It’s that time of year again, and it’s hard to think about the holidays, particularly Christmas, without thinking of fantasy. It is particularly interesting to note just how many famous fantasy novels – particularly for children – are set during the festive period. The Dark is Rising, The Snow Spider and The Children of Green Knowe are all examples that come to mind immediately, but there are many others. The Lion, the Witch and the Wardrobe, whilst not set at Christmas specifically, features a suitably seasonal winter wonderland and even boasts an appearance by none other than Santa Claus himself. Philip Pullman’s The Golden Compass (aka Northern Lights) also feels like a seasonal novel, even if Christmas was quite literally the last thing on the author’s mind when he was writing it. There are also a number of more adult fantasy novels that make use of festive motifs, often inverting them in new and often anarchic ways. Examples of the latter include Terry Pratchett’s Hogfather and Neil Gaiman’s The Graveyard Book. Then there are timeless classics like Mark Helprin’s Winter’s Tale, which are neither entirely for adults nor completely for children, but fall into that strange twilight realm that separates the two worlds. What makes Christmas such a popular setting for children’s fantasy novels can perhaps be attributed to a number of things. The essential yuletide story of Jesus’ birth is full of fantastical elements, from the angels to the star to the three Magi. Moving to the secular (or perhaps pagan) side of things, Santa Claus is nothing but fantastical – flying reindeer, elves (which rather resemble gnomes), a fat man fitting down a chimney, and so on. Then there’s perhaps the most famous novel about Christmas, Charles Dickens’ A Christmas Carol, which is of course full of spirits. It’s perhaps no surprise, then, that Christmas continues to be explored by fantasy writers. The myths and legends of Christmas provide a rich source of inspiration for new tales, the season can be mined for its emotion and themes, and perhaps for its strange and wonderful mix of energies.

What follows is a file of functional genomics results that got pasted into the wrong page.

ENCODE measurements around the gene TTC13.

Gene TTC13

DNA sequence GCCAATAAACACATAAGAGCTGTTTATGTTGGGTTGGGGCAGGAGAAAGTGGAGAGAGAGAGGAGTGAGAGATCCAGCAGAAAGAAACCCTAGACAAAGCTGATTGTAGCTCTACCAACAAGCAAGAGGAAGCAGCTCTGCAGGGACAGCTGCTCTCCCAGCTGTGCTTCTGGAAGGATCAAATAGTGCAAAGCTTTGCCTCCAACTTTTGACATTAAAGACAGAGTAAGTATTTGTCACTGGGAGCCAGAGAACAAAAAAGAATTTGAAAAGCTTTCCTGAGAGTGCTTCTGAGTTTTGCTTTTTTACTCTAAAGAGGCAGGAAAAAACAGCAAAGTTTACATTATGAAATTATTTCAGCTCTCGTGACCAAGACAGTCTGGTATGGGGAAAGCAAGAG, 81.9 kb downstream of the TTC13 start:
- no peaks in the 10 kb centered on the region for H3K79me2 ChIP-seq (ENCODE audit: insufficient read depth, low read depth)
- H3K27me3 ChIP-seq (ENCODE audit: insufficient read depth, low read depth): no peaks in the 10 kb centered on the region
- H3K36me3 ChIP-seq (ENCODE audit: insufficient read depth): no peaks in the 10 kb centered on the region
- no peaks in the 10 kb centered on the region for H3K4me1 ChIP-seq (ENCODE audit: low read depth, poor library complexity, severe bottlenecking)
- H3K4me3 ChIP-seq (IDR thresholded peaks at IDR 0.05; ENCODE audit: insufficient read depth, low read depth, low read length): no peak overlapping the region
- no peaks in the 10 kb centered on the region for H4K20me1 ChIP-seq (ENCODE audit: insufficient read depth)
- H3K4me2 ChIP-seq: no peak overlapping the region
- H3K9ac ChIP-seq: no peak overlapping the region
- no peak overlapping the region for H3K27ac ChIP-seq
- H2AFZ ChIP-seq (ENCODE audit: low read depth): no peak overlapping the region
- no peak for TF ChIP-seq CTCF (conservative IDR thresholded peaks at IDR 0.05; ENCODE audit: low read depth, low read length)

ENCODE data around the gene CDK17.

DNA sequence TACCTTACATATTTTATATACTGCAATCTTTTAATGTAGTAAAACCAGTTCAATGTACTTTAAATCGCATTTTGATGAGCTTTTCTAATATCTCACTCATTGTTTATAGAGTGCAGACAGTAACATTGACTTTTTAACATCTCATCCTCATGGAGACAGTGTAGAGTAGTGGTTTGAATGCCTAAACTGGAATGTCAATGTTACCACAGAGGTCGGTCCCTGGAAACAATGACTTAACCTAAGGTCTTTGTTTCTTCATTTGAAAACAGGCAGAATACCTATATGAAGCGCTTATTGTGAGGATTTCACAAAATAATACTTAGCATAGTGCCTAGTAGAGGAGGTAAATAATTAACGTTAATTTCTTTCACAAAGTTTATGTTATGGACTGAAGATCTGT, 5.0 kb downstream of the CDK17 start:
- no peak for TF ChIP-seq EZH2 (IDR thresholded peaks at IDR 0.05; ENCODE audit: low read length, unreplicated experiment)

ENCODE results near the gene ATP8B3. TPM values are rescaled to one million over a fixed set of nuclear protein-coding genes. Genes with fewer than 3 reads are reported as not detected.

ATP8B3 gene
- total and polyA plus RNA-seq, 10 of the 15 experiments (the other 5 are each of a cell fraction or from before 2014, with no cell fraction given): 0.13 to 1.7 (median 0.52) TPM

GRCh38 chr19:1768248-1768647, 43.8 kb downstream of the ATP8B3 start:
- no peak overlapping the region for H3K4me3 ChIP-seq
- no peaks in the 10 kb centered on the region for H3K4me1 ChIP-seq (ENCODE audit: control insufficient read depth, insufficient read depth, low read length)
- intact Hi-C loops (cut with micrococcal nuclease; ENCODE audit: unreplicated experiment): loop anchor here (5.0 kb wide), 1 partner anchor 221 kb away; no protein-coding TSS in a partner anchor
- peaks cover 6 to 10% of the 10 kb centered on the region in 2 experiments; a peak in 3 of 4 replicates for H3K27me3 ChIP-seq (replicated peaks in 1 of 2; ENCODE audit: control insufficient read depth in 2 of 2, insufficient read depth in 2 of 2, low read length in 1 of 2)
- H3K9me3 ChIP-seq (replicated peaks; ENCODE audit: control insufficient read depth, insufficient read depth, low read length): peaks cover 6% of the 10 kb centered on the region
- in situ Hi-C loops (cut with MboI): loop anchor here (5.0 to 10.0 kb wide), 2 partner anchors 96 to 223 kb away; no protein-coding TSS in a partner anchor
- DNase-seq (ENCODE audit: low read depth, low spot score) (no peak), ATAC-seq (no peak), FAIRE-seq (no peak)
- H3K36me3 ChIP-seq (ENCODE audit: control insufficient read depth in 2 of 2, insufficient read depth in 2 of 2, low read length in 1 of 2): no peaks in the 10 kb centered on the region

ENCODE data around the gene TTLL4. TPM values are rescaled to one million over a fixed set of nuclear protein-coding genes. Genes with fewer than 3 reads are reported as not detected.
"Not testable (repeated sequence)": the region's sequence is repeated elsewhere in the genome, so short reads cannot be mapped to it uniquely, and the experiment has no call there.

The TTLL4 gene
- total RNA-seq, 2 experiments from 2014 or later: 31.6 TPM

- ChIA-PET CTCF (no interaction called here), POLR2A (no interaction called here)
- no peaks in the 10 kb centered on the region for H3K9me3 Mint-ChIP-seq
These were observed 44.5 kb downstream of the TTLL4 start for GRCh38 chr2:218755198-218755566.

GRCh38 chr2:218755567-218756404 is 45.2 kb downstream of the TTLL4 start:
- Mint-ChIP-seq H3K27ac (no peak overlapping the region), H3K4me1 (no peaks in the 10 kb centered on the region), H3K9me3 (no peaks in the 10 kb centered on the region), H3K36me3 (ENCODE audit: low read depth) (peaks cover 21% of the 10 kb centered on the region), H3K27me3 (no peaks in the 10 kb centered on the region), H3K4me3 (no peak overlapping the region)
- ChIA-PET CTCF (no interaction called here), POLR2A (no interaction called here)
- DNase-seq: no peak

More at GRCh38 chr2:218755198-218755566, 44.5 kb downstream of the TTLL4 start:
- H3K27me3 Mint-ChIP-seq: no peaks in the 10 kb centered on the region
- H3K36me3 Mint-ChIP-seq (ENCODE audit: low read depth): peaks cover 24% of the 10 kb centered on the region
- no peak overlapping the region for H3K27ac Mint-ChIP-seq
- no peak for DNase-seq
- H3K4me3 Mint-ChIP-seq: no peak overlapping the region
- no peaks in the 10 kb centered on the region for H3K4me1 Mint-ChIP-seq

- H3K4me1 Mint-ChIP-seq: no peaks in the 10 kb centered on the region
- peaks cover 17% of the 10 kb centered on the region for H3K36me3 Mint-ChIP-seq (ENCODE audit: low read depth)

Edward Plunkett, the 18th Lord Dunsany, is one of the most acclaimed names in the field of fantastic fiction, held in high esteem by many of today’s major writers. More than eighty books of his work were published, and his oeuvre includes many hundreds of published short stories, as well as successful plays, novels and essays. A complex and fascinating character, and an important contributor to literature, Lord Dunsany was a versatile and creative writer, with works including fantasy, drama, poetry, science fiction, prose and autobiography. Born to the second-oldest title (created 1439) in the Irish peerage, Dunsany lived much of his life amid the dramatic, romantic setting of what is perhaps Ireland’s longest-inhabited home, Dunsany Castle near Tara. Dunsany himself is cited as a major influence by many writers and artists and as an important figure in the development of fantastic literature by editors, academics and critics. His work formed part of the foundation of fantasy, along with that of Poe, Morris and Rider Haggard, and fed into later work such as that of Tolkien, Lewis and Lovecraft. The term ‘Dunsanian’ evokes a particular style and atmosphere which has, in the words of more than one commentator, been much imitated but never duplicated. It is worth noting, however, that Dunsany never confined himself to any category – ‘genres’ such as fantasy, science fiction and so on did not really exist in his time – but was respected for his overall ability, being invited to lecture on many occasions, and receiving an honorary doctorate from Trinity College, Dublin. Perhaps his most famous work was The King of Elfland’s Daughter.